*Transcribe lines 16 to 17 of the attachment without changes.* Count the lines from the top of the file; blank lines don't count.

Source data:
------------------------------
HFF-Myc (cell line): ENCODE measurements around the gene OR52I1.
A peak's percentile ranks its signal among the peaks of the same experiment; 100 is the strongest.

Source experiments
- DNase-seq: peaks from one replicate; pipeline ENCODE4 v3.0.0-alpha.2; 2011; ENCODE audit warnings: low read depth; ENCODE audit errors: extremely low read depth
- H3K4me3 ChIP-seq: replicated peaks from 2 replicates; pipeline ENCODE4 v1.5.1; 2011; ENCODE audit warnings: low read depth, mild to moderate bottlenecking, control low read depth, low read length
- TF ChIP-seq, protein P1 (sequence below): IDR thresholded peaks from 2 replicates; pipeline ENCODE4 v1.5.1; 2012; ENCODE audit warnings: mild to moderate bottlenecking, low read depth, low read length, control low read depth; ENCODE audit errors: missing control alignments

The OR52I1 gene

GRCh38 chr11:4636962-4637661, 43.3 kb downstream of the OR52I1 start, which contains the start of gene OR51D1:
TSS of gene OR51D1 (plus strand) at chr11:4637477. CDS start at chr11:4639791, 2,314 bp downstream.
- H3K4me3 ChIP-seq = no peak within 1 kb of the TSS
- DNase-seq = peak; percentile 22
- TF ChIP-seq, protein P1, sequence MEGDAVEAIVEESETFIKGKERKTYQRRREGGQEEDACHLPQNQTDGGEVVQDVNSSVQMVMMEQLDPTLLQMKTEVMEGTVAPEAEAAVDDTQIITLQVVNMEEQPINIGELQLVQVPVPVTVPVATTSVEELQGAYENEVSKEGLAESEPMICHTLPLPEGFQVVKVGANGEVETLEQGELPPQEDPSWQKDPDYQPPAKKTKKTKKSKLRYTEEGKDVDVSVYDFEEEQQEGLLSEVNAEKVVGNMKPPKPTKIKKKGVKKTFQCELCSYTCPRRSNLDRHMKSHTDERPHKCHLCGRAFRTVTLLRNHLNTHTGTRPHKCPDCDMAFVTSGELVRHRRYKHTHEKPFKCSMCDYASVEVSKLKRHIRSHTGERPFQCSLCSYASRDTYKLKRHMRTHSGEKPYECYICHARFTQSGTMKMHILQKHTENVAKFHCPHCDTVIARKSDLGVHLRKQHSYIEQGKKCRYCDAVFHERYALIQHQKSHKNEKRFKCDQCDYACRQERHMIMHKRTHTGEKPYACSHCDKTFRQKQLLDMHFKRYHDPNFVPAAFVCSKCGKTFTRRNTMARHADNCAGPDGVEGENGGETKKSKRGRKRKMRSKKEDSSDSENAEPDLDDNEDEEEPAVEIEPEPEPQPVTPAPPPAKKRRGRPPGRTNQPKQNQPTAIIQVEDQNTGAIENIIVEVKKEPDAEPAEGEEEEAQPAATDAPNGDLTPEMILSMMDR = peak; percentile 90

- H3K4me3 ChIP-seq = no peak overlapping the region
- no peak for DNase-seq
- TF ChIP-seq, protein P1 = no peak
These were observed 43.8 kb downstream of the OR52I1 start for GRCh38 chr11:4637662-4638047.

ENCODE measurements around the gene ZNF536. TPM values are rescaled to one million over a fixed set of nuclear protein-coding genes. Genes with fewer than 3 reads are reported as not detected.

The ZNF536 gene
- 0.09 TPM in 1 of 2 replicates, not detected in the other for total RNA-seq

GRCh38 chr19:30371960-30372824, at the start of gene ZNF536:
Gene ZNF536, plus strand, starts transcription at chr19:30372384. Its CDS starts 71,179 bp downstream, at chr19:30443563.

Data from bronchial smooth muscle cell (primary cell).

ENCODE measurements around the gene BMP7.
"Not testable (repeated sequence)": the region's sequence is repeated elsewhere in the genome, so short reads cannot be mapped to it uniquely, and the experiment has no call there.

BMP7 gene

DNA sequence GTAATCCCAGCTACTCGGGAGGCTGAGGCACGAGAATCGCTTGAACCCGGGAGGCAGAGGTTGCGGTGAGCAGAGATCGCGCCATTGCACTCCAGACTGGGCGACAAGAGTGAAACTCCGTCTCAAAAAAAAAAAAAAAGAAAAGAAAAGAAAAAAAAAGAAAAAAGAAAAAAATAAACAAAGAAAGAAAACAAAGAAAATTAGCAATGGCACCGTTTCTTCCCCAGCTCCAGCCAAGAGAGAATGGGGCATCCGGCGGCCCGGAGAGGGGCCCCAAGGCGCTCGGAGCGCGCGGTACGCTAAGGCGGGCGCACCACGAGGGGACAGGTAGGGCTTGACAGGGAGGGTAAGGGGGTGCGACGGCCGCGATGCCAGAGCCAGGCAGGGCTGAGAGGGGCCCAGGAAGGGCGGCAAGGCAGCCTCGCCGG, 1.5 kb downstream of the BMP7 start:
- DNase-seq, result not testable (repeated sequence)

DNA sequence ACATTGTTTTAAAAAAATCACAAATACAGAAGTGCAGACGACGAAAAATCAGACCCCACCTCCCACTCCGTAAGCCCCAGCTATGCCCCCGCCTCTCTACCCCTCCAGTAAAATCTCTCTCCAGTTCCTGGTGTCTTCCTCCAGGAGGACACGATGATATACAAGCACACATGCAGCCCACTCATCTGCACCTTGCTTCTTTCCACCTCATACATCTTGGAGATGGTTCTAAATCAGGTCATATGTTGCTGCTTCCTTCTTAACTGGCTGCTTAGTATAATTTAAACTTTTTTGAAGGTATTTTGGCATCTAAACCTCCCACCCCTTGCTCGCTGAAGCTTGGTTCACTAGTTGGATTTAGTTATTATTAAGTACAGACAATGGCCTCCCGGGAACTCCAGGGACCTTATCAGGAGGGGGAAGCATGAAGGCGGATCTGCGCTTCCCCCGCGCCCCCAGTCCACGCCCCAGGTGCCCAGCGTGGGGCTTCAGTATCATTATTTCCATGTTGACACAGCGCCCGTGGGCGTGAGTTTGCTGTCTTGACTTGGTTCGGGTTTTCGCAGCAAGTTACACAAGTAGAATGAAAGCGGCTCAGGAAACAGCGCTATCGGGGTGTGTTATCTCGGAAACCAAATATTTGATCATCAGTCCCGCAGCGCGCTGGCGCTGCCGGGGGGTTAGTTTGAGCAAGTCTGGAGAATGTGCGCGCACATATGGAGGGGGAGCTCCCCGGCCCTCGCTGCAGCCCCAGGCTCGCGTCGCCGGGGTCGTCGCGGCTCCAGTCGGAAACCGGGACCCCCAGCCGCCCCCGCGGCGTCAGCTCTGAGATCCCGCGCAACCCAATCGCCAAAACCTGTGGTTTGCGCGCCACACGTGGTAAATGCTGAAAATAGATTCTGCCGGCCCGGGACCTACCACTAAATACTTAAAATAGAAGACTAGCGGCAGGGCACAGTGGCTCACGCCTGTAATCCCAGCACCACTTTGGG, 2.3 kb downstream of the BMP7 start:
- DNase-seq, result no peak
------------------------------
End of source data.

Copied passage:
These were observed 43.8 kb downstream of the OR52I1 start for GRCh38 chr11:4637662-4638047.

ENCODE measurements around the gene ZNF536. TPM values are rescaled to one million over a fixed set of nuclear protein-coding genes. Genes with fewer than 3 reads are reported as not detected.